- Border Point
- San Ysidro Port of Entry
- Stopped at border?
- US Citizenship Status of Target
- U.S. citizen
- Denied Entry?
- Stopped Previously?
- Asked for device access?
- Asked to display social media?
- Asked for social media passwords?
- Asked intrusive questions about work?
- Were devices searched or seized?
Freelance multimedia reporter Brooke Binkowski was stopped by U.S. Customs and Border Protection officers while she was re-entering the United States on Nov. 24, 2018, the fourth time in six months.
Binkowski told the U.S. Press Freedom Tracker that she was returning from a reporting trip to visit the migrant caravan moving that month, and was crossing later in the day than she normally would, which worried her.
“I knew heading back there was going to be a problem,” she said.
The Tracker has documented other cases where CBP officers targeted journalists covering migrant caravans for questioning about their reporting and sources. Freelance photojournalist Ariana Drehsler told the Tracker that when officers asked about her reporting on the caravan and about organizers and activists, “I felt like an informant.”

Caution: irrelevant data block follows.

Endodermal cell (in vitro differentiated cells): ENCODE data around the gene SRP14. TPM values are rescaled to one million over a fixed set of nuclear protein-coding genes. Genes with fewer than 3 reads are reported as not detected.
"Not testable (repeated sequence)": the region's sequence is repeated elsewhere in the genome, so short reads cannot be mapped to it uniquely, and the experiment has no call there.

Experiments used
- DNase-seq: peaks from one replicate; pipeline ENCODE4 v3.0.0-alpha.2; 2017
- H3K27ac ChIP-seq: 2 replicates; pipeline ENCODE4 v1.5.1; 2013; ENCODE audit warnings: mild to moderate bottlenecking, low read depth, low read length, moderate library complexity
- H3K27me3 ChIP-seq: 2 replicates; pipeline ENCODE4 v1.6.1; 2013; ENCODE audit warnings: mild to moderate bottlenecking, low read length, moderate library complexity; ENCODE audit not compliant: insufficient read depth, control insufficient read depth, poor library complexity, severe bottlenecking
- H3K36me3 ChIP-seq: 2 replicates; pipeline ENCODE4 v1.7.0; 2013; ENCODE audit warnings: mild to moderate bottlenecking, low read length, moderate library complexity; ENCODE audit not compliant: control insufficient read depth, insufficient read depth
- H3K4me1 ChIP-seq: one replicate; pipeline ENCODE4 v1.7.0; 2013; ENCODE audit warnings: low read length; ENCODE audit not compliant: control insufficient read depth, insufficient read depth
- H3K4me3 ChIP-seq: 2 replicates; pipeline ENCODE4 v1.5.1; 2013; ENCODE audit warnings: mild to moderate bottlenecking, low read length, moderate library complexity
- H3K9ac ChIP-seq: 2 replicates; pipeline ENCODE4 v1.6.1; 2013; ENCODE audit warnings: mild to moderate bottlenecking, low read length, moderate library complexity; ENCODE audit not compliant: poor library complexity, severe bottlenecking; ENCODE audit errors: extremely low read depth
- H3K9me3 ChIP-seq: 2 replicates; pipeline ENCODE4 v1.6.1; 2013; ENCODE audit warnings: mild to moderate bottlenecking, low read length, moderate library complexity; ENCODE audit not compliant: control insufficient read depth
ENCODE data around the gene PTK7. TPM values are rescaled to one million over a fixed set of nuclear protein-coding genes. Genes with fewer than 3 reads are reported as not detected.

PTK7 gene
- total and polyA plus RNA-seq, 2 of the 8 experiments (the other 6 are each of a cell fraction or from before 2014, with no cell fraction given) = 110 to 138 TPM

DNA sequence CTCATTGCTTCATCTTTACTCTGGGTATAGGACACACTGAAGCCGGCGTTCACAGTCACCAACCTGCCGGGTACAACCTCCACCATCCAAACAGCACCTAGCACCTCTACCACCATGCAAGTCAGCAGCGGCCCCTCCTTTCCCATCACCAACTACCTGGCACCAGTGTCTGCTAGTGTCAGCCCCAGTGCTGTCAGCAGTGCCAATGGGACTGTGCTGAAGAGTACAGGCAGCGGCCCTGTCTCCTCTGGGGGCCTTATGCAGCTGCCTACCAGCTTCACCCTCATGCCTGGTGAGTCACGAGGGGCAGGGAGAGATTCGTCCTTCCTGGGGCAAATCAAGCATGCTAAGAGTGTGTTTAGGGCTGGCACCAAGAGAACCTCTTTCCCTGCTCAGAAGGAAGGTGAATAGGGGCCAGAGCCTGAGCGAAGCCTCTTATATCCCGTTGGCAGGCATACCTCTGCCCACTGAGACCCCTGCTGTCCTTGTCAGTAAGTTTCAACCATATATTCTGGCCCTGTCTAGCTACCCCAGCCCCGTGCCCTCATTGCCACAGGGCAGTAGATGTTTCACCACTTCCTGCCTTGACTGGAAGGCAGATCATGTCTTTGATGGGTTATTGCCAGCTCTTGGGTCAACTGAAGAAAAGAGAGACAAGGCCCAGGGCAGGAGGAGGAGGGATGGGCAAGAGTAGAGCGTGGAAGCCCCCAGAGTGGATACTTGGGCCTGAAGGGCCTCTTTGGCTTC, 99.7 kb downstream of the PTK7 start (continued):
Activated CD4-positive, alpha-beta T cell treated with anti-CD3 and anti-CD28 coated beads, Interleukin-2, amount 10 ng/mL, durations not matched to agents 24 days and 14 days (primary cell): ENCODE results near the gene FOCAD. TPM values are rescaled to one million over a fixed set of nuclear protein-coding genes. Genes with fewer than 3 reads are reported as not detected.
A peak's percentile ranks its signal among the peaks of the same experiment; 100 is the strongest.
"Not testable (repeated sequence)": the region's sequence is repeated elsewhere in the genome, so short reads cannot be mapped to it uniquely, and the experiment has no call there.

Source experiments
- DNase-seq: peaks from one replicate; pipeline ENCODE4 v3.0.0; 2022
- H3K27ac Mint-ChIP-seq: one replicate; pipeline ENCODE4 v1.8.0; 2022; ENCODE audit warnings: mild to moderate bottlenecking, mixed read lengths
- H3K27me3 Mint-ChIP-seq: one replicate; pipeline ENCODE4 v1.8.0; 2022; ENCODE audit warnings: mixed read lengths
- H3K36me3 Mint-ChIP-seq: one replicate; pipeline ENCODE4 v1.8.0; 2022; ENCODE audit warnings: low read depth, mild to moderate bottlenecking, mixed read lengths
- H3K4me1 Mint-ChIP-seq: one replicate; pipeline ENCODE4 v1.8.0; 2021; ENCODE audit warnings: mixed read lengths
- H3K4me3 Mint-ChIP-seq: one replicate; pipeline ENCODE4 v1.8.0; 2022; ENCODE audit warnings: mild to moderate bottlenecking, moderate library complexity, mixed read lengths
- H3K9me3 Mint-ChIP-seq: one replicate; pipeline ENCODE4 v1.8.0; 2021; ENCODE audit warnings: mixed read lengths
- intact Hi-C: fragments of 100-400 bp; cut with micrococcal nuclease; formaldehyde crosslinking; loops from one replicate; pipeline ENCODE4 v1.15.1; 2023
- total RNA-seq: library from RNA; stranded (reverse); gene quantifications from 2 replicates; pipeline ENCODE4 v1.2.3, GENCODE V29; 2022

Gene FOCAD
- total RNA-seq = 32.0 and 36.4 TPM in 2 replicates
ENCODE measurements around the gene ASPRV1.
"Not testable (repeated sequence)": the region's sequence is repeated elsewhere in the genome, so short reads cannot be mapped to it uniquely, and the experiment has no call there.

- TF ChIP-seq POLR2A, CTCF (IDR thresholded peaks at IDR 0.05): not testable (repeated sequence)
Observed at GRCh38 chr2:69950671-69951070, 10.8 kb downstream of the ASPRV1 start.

Binkowski told the Tracker that while the officers did not ask to search her phone and were less aggressive than during her previous stops, it felt like an “escalation.”
“They kept me: no threats, no yelling. But that was almost worse because if felt like they were just keeping me because they could,” Binkowski said.
CBP officers held her for about an hour, Binkowski said, questioning her about where she had been in Tijuana and about her work as a journalist before letting her cross into the U.S. It was their “mindless exercise of power,” she told the Tracker, that pushed her to stop crossing the border. She hasn’t been back since this trip.
“In the end I stopped crossing not because of myself, though now I think it was prudent,” Binkowski said, “But because I was worried about potentially getting other people’s names on a list, and that kind of responsibility in this time is just too much.”